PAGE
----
As hard-hitting as the worldwide lockdowns to deal with Covid-19 have been on everyone, there are some sections of society whom they have hit harder than others. Even financially stable and socially secure people have been devastated over the last year and a half, so is it any wonder that the more vulnerable among us have suffered more than ever before?
There have been enough discussions on how being forced to work from home and the discontinuation of social gatherings have hurt the financial, physical, and mental health of the adult workforce. Unfortunately, not too many people discuss the long-term, damaging effects of this confinement on school- and college-going students of all ages. Research bodies from around the world have begun documenting the very real and very severe loss of learning and development of students at all levels of education, right from toddlers in kindergarten to adults in postgraduate programs. One such study, conducted by a team of Indian academicians, was published in the journal collection of the US National Institutes of Health’s National Library of Medicine. It details the difficulties faced by students, especially from marginalised backgrounds, in acquiring the resources necessary for participating in the e-learning system. Across the board, these difficulties led to a measurable increase in students’ levels of anxiety, stress, and depression.
The unfortunate truth about online classes is that although they’re currently the only apparent learning solution, they are not an inclusive system and depend on every student having certain resources that can only come with a particular amount of wealth: a laptop/tablet and a stable, strong internet connection. Therefore, this system causes its own set of problems for learners from economically underprivileged backgrounds. When the learning itself is not accessible to them because of the absence of a dedicated device and stable WiFi in their homes, how can they be expected to grow and develop?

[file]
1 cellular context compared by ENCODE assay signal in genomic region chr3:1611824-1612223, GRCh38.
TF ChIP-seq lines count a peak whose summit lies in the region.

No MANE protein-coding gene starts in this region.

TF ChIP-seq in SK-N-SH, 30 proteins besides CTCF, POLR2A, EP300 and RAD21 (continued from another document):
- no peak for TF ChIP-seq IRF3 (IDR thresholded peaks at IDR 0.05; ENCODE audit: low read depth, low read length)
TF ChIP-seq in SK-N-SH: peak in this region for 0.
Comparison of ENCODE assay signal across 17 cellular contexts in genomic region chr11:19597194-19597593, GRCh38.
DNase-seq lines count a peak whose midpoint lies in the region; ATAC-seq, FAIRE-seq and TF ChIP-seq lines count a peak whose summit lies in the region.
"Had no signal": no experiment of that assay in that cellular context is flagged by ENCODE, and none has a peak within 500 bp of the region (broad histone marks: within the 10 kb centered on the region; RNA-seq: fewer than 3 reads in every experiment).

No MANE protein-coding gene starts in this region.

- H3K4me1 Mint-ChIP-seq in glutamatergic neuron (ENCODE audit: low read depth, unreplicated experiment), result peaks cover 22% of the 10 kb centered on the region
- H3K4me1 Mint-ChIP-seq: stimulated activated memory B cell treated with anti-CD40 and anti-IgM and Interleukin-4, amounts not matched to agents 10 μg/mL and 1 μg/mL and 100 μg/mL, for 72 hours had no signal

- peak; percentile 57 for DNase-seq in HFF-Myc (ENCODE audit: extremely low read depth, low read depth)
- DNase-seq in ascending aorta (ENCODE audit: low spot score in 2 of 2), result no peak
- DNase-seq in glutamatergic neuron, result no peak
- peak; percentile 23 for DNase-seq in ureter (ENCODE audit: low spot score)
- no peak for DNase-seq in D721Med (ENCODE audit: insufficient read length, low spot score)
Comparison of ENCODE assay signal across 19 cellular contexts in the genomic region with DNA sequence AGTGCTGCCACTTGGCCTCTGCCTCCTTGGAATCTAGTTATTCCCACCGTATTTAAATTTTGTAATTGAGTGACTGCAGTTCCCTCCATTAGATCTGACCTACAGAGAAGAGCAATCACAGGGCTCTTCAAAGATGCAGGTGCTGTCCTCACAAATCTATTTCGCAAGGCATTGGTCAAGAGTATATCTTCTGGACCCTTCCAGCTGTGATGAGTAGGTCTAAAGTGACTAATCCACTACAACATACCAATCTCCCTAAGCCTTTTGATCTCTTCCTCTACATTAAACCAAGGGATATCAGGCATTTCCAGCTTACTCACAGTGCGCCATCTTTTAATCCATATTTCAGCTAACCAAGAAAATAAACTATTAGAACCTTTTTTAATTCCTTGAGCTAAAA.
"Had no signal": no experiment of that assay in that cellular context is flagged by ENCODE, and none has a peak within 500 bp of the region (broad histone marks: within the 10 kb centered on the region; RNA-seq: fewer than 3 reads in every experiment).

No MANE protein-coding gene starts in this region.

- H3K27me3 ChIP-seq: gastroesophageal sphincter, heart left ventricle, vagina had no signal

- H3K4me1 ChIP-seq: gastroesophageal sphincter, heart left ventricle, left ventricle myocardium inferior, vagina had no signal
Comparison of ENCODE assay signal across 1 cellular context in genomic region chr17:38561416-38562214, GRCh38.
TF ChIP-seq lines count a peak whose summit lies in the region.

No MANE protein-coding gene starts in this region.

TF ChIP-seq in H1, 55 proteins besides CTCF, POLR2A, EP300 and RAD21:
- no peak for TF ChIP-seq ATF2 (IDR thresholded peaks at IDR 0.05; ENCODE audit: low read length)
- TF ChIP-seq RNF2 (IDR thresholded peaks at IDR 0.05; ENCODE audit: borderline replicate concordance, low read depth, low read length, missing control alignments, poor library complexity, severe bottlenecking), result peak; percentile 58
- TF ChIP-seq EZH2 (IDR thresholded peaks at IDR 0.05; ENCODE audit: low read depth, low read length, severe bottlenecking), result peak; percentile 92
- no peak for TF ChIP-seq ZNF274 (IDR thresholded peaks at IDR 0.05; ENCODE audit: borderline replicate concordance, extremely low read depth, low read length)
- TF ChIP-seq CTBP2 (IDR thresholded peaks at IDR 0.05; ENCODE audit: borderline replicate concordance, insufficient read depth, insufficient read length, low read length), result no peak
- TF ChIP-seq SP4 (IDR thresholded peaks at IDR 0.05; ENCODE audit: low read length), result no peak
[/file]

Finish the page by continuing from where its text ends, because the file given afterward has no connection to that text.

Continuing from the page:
To make matters worse, the pandemic-based financial difficulties that all sections of the economy have been facing are ensuring that there are simply no funds left over to sponsor additional support services that are crucial to the overall development of students, especially those with either financial or performance-based disadvantages. Rehabilitation programs, therapeutic activities, and engaging extracurriculars have all been severely impacted by the lockdown.
The interaction that students have with their peers and teachers in a physical school setting is so crucial for their cognitive and emotional development. As a result of being cooped up at home, children with special needs have lost out on much-needed sensory therapy that makes adjustment even more difficult for them. There are too many unfortunate reports about mentally disadvantaged children developing erratic behavior and becoming increasingly upset at being denied the interpersonal contact they so desperately need.
I have the fondest memories of mentoring teams of underprivileged children to play basketball under the ASSIST program I had founded in high school. Playing a team sport has the double advantage of developing life skills and lessons in players, along with giving them the thrill and satisfaction of excelling at a game and having access to opportunities which their background would otherwise restrict for them. It is saddening to think that such activities can no longer be carried out while we battle this pandemic.
It was a matter of some relief to learn that the government at least eased the process of the end-of-year assessments, relaxing the otherwise very stringent criteria of the final and board exams which allow students to progress to the next grade. In recognition of the difficult and erratic nature of the teaching and learning process all year long, the government of India in tandem with national and international educational organizations allowed students following different boards relaxed or alternative assessments, in some cases forgoing final exams entirely where elementary school students were concerned. It went a long way in easing tensions among students and parents all over the country.
However, we remain trapped in a storm of thought-provoking questions: for how long will the global academic community have to suffer this learning loss? What are the long-term repercussions of this invisible yet equally damaging consequence of the worldwide lockdowns? It seems that only time will provide us with answers.